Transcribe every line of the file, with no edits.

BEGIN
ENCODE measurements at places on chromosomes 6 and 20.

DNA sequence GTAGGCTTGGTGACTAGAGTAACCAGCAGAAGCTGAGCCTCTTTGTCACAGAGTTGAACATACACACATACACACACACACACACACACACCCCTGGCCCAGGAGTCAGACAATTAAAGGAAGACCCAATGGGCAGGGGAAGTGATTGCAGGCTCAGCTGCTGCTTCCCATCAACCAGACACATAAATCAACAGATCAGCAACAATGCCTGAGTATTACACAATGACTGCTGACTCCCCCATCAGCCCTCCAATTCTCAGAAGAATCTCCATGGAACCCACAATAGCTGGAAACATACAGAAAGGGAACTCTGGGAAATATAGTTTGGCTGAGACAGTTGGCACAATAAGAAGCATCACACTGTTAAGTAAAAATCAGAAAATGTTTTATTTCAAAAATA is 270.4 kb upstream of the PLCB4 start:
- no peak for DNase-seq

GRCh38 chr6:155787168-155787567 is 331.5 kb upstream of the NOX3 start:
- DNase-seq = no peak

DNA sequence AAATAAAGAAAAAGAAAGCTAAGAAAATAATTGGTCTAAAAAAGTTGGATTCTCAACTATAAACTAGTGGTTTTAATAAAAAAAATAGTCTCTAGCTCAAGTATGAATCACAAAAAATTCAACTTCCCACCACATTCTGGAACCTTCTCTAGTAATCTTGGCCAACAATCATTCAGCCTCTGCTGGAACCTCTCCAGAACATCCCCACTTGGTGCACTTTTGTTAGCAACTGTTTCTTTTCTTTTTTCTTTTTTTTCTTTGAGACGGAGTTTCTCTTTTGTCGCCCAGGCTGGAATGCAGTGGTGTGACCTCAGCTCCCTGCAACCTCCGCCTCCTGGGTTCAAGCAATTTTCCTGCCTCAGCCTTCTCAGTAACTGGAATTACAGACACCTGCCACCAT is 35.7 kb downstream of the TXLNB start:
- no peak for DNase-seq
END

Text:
ENCODE measurements at places on chromosomes 6 and 20.

DNA sequence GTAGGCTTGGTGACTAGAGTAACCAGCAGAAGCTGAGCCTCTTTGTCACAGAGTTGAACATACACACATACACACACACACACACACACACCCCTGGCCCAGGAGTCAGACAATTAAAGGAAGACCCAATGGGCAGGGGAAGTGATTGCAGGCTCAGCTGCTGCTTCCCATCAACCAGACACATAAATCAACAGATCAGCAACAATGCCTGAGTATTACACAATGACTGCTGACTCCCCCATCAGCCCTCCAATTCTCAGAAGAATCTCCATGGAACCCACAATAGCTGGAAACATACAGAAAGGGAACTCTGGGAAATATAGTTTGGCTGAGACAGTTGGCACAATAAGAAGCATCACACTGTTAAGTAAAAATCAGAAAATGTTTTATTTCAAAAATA is 270.4 kb upstream of the PLCB4 start:
- no peak for DNase-seq

GRCh38 chr6:155787168-155787567 is 331.5 kb upstream of the NOX3 start:
- DNase-seq = no peak

DNA sequence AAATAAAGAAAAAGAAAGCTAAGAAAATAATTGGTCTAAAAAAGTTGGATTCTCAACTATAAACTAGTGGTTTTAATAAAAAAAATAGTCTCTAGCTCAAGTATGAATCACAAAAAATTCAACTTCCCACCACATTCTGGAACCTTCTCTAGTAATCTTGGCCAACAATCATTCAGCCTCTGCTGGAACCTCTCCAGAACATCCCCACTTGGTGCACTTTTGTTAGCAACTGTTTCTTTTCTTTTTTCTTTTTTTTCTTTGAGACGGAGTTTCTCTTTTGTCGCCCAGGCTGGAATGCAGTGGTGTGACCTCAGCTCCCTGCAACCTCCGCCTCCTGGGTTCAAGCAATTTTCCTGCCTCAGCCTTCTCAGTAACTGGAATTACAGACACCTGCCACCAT is 35.7 kb downstream of the TXLNB start:
- no peak for DNase-seq